I can’t be the only person who in recent weeks has set an alarm at 9.15am everyday to be able to make a cup of coffee in time for the closing season of The Gilmore Girls re-runs. It wasn’t just because I needed another reason to procrastinate further but also to learn my life lesson of the day: ‘always tell the truth’ or ‘let them know how you feel’. Thanks Gilmore Girls; you’re the best.
Sookie (Melissa McCarthy) is such a crucial component to the whole girl dynamic – the stable friend who is constantly churning out children – of the show. I wanted her to be my friend and I didn’t think I could want to know her more until Kristin Wigg’s masterpiece – Bridesmaids. If any sceptic sexist out there scoffs at this female written film then I don’t want to know you. I have my qualms; the heroine’s passion is baking – way to go guys, put us back in the kitchen. It really isn’t a great example of a feminist piece of film (as many critics labelled it) and there is still that niggling subplot – ‘you must find love’ but it does do such an amazing job of finally giving the female sex a sense of humour.
Annie (Kristin Wigg) is as hilarious as usual and her one-liners are on par with those of Anchorman’s. It’s not the main character though that makes us howl with laughter but Megan (Melissa McCarthy) the bride’s soon to be sister-in law. The over weight, outrageous, fight club attending, government working
bridesmaid. The first time we see her she is wearing a carpal-tunnel bandage (that is never explained), a golf shirt and a string of pearls –I’m sold. Post watching the film (I sound quite coy – it’s actually been at least 20 times) I’ve researched a lot into the making and interviews. Melissa McCarthy pretty much came up with the character herself and was a late addition to the cast. It’s hard to imagine the film without her now; the fast wit and dead-pan delivery of lines are so natural.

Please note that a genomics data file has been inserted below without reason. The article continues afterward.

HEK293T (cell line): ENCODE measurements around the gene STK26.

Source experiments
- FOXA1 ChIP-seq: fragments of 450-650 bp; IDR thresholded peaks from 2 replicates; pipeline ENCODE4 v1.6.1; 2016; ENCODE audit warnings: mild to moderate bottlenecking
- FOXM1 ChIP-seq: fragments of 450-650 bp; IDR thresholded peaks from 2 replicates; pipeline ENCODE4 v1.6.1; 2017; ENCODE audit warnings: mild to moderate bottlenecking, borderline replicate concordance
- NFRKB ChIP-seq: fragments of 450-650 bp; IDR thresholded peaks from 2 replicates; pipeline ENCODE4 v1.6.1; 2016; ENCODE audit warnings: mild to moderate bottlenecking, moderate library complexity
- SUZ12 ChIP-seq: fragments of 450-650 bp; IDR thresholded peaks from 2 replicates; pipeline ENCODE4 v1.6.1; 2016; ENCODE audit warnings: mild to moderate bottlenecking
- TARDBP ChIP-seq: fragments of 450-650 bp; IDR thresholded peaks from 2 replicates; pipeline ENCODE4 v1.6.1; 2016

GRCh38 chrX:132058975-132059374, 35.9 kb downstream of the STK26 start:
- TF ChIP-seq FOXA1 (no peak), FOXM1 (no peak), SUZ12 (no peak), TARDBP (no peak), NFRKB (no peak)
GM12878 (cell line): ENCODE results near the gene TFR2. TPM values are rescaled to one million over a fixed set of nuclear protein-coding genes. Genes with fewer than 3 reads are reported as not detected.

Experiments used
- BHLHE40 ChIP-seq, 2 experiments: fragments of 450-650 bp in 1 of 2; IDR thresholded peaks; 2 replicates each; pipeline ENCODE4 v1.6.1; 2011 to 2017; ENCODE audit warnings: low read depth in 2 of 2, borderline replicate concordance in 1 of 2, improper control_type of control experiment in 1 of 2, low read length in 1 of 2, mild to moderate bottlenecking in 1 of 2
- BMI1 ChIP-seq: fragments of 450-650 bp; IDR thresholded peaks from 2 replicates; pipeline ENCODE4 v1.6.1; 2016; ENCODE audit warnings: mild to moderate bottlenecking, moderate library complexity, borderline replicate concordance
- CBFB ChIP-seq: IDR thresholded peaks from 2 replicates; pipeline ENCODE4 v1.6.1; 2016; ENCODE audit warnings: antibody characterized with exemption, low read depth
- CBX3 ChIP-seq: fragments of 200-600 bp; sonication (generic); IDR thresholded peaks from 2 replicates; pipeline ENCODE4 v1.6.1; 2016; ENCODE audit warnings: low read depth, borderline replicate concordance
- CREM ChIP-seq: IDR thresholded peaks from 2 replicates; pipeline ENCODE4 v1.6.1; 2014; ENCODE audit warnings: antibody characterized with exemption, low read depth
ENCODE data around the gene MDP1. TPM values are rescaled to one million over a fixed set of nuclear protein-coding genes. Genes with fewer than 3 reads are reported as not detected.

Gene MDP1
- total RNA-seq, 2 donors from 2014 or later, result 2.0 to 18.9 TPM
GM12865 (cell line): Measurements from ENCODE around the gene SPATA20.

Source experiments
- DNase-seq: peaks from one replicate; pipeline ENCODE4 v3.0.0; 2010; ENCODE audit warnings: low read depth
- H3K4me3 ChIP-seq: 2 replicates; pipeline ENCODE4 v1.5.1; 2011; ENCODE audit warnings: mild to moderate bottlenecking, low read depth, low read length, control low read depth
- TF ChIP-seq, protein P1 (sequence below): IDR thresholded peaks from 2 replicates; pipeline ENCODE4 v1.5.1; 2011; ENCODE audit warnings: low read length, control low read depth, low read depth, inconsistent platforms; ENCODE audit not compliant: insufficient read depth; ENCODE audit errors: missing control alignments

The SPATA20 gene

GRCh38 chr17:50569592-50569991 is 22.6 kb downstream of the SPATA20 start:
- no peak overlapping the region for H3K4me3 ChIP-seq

I hope we see so much more of McCarthy and in roles like this. Her quick wit needs to be shown off more and the originality she brings to a character is unmatchable. Megan is the woman we should all want to be – not a ‘Helen’ the bridesmaid who has everything, is a size six and sparkles – she never see’s her
husband and is deeply unhappy. Megan is sexually liberated and unaffected by rejection. She talks about how she was bullied at school but fought back and earns more money than anyone she knows. Megan also knows where all the “nukes are and all the codes… a lot of shopping malls”, she proves herself as a
friend and is ultimately the one who gets Annie out of her rut and back on track. McCarthy’s ability to rouse inspiration through a speech that starts with her biting Annie’s arse and shouting ‘I’M LIFE’ is what so many people watching that film need. She brings out the humour in us and makes us want to have the same out look of life as her.
Previous BAFTA supporting actresses such as Helena Bonham Carter as the Queen Mother last year and Mary Lee Johnston as Mo’Nique in Precious (the most harrowing film of all time) are very well deserving but this year I’d like to see someone with a sense of humour crack a joke at the award ceremony. Not a
little laugh joke, as most previous winners are more than capable of making but a Megan style gag. One that makes you worry for your bladder and wish that she had presented the Golden Globes not ‘self-absorbed Gervais’.
We watch McCarthy literally shit her knickers in a bridal wear shop and lift her leg up in an aeroplane inviting ‘Air Marshall John’ (McCarthy’s actual husband) to join the mile high club with her. This year I’d like to see an actress win the role because I want to be just like them. Carey Mulligan’s performance in Shame is by no means less worthy of the title but I think its about time the world of film celebrate female wit and encourage more writers and directors to do so. Let 2012 be a year of change in the cinema and please ladies – learn to laugh at ourselves and in turn maybe soon men will want to have sex with the ‘Megan’s’ in this world as much we want to be her.